The first time I read Shakabpa’s Political History of Tibet, I was fascinated by a reference he made to the Kamalog, a group of Tibetan soldiers posted to the far northeastern borders of the Tibetan empire (now known as Amdo). Apparently, when the empire fell apart, these soldiers waited for orders to return but never received them. So they settled down, married, had children, and became Amdo people. Yet they and their descendants always remembered their Central Tibetan heritage.
When I was travelling in Amdo recently, I remembered the Kamalog. Looking through the massive Religious History of Amdo which I had picked up in Xining, I found a brief discussion of the topic:
During the reigns of the dharma king Tri Song Detsen and his fourth son Desongtsen, armies were raised on all the borders of Tibet in order to stop the opposing armies. With many hundreds of thousands of Tibetan soldiers, the meditation centres* of Central Asia were conquered. After that, nine heroes selected from the army for their ability were stationed at the border between Central Asia and Tibet. When they asked, “May we return?” the message from the king was, “Our edict once issued is irreversible.” Thus the descendents of these nine heroes were called Kamalog (“not to return by order”). Much later, there arose many families of Tibetan nomads who were Kamalogs. Even Sechen’s great minister Sangha Ching seems to have been from a Kamalog clan. Those who became separated from the family line are said to remain in eastern Tsongkha, in the Kokonor basin.
The story, with its symbolically important number of nine heroes, has the flavour of a legend. But the general principle, that some soldiers remained in Amdo after the empire fell apart, is almost certainly true. Still, I wondered, as I passed through Kamalog County, halfway between the modern cities of Xining and Lanzhou, why has the story remained so powerful here in Amdo?
Some Amdowas (a mdo ba: people of Amdo) still trace their ancestry back to Central Tibet — including the Dalai Lama. In his first autobiography, My Land and My People he writes:
Although my family had settled in Dokham, my forefathers came from Central Tibet. How they came to settle in Eastern Tibet is a simple story. Hundreds of years ago, in the reign of King Mangsong Mangtsen, a Tibetan army was stationed in the northeastern part of Tibet to protect the frontiers. In our part of Dokham,† a garrison from Phempo in Central Tibet was stationed, and family tradition said that my forefathers came with that garrison. In our family dialect we still used many words from the Phempo district, rather than the east: words like cheney for bowl and khenbu for spoon.
This is not just a repetition of the story in the Religious History of Amdo. The Dalai Lama’s family tradition specifies which region of Central Tibet their ancestors came from. It also places the event further back in the past, in the reign of Mangson Mangtsen (c.643-676) rather than Tri Song Detsen (756-c.800). I couldn’t possibly confirm or deny the existence and significance of words from Central Tibetan dialects being used in Amdo. What’s clear is that there have been many traditions handed down in Amdo families that tell of an ancestral connection to the armies of the Tibetan empire.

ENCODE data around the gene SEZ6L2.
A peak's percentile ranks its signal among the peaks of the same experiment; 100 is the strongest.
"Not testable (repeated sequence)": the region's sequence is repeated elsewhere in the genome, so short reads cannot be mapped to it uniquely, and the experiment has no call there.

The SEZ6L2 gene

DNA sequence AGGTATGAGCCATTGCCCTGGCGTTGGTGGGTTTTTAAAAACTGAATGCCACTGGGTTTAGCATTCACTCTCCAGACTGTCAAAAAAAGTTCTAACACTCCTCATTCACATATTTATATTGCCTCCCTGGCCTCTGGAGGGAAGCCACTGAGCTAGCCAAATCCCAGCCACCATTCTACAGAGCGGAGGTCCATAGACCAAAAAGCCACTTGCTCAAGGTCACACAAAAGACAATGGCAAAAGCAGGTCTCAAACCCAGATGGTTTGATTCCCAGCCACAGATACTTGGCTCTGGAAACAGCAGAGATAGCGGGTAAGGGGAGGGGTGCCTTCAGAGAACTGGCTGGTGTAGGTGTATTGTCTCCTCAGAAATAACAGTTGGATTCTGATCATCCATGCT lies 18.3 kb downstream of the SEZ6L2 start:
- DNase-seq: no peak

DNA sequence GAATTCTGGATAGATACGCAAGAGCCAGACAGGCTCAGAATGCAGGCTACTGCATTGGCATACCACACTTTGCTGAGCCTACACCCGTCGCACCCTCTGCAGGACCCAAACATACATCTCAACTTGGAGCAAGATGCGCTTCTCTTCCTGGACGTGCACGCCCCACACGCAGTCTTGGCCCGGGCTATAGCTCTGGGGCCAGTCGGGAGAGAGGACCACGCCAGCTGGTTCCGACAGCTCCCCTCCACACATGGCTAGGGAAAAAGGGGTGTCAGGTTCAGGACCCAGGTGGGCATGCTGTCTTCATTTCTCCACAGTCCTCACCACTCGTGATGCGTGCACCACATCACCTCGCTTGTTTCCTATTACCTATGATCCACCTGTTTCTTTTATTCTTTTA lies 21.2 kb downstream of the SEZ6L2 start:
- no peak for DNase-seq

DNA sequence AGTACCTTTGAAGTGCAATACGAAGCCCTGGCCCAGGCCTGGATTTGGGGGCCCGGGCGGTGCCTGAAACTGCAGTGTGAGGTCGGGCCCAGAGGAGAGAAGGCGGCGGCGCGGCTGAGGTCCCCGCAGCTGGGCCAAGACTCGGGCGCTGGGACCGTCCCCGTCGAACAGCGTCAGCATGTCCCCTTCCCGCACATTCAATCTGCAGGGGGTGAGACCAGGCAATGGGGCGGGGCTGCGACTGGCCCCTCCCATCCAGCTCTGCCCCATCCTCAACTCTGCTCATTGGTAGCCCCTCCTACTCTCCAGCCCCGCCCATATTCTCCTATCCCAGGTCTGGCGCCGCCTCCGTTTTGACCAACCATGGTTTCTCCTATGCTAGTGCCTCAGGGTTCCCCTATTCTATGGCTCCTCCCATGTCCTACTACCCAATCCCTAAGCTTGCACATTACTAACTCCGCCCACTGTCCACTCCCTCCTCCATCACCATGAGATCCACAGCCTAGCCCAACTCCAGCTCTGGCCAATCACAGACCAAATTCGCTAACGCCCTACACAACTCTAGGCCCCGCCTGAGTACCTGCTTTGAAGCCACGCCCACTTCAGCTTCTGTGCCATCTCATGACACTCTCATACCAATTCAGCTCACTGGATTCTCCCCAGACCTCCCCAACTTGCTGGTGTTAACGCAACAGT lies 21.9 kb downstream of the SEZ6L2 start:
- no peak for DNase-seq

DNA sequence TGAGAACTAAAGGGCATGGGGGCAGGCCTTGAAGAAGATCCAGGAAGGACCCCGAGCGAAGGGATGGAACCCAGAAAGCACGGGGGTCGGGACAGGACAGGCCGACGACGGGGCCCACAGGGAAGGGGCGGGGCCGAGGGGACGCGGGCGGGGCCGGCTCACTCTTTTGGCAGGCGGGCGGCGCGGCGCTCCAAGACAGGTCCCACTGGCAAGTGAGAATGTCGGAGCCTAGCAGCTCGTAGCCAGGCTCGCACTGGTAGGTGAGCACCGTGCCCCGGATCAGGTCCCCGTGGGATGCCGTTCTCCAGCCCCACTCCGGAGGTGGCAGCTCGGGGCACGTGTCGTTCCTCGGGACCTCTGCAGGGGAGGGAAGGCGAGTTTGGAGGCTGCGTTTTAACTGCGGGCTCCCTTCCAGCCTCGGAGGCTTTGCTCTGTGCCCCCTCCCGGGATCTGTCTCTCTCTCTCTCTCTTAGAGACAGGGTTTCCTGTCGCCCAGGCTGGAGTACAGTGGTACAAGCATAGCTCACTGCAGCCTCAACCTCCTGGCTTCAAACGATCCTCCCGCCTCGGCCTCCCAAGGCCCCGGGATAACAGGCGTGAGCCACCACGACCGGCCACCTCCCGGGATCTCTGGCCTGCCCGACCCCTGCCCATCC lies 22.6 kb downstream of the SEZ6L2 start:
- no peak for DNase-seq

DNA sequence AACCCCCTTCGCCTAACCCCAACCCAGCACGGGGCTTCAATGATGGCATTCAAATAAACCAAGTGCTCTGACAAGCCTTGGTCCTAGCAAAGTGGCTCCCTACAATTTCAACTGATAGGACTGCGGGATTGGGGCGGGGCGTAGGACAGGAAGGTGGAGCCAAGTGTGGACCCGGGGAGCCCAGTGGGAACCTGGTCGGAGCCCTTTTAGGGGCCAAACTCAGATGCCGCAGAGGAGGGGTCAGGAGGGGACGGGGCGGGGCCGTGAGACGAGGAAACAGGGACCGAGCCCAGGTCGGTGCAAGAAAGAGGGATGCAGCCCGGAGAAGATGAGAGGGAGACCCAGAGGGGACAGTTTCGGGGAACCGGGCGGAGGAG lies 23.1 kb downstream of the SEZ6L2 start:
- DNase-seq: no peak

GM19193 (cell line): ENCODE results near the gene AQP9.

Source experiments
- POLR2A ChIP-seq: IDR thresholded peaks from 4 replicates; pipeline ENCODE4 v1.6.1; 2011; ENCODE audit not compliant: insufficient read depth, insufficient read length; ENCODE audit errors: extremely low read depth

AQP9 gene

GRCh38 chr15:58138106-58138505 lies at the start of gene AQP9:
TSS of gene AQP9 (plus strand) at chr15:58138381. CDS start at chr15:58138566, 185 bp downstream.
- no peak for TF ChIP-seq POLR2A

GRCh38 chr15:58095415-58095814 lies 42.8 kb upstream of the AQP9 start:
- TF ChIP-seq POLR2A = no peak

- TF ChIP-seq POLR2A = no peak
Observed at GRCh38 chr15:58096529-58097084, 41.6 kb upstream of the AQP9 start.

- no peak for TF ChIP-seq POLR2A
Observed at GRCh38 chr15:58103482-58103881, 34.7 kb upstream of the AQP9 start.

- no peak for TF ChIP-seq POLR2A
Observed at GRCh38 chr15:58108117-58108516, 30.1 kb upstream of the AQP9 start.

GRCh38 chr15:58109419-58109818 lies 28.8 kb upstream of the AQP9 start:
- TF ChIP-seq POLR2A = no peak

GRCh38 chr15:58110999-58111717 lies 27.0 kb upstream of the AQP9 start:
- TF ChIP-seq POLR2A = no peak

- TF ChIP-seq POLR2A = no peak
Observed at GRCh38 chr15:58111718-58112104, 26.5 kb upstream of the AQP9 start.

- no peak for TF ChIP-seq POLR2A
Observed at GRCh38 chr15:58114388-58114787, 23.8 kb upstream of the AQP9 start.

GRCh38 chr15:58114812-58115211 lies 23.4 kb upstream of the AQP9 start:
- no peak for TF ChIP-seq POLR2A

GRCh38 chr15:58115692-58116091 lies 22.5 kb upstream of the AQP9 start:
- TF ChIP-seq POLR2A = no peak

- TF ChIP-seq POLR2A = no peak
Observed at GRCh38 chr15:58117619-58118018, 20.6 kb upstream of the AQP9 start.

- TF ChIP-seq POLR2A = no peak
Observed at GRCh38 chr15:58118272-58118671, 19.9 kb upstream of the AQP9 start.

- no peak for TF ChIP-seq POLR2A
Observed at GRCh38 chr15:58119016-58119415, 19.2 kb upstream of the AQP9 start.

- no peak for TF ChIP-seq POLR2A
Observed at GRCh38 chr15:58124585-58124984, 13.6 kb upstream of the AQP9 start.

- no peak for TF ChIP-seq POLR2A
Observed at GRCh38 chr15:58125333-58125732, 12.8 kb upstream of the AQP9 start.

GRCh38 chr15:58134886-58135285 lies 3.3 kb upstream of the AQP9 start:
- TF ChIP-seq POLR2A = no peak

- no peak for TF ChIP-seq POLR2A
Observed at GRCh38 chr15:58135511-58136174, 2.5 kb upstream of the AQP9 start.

On the maps of “ethnographic Tibet” — i.e. those that attempt to demarcate the extent of Tibetan culture rather than the political rule of Central Tibet — the Dalai Lama’s birthplace is at the very edge. In fact, the Dalai Lama’s first language, and that of his village, was the local Chinese dialect (see Laird 2007). Thus it seems that one of the things that the story of the Kamalog achieves is to bind these people of the borderlands to the centre. It brings the furthest reaches of Amdo into the great narrative of the Tibetan Empire, placing the heroes of the empire among the people of Amdo, and mingling the bloodlines of the Tibetans at the centre with the Amdowas at the border.
* * *
* Strange this. I wonder if sgom grwa is a textual corruption?
† Note that Dokham (mdo khams) is another name for Amdo, or for both Amdo and Khams.
1. Shakabpa. 1967. A Political History of Tibet. New Haven: Yale University Press. (On the Kamalog, see p.43).
2. Brag dgon pa dkon mchog bstan po rab rgyas. Mdo smad chos ‘byung, or, Yul mdo smad kyi ljongs su thub bstan rin po che ji ltar dar ba’i tshul gsal bar brjod pa deb ther rgya mtsho. Rig gnas myur skyon dpe mdzod khang. n.p. n.d. (see p.223 for the Kamalog passage.)
3. The Dalai Lama. 1997 (1962). My Land and My People. New York: Warner Books. (Citation is from p.4.)
4. Laird, Thomas. 2007. The Story of Tibet: Conversations with the Dalai Lama. London: Atlantic Books. (The conversation on the Dalai Lama’s village of Taktser, and the speaking of Chinese there, is on pp.262-263.)
Mdo smad chos ‘byung: 223: bka’ ma log ni/ chos rgyal khri srong lde btsan dang/ de’i sras bzhi pa khri lde srong btsan rgyal po’i sku ring la/ mtha’ dmag dgag phyir bod yul gyi phyogs bzhir sgo srung bskos/ bod dmag khri phrag mang po khyer nas bha ta hor gyi sgom grwa bcom ste g.yul rgyal/ gnang spyad nas phyir byon dus dmag gi nang nas skyen po btus pa’i dpa’i bo mi dgu/ dmag mang po dang bcas hor bod kyi mtshams su bzhag/ nged rnams ci tsam nas log yong zhus par/ rgyal po’i lung gis nged kyi bka’ ma byung bar ldog tu med gsungs pas de phyin dpa’ bo mi dgu’i rgyud pa la bka’ ma log tu thogs/ der yun ring bas bka’ ma log gi bod ‘brog gi sde mang du byung/ seng [sic] chen gyi blon po sa ngha ching yang sang rus pa bka’ ma log yin zer snang/ de rnams kyi che rgyud las chad pa shar tsong kha mtsho sngon gyi mthil na yod par bshad pa de’i le lag yin la/
The meditation cave of Martsang (dmar gtsang), near the modern town of Ping’an, in Tsongkha Khar, near Kamalog, (c) Imre Galambos.
And a link…
…to an excellent new website on the Amdo dialect.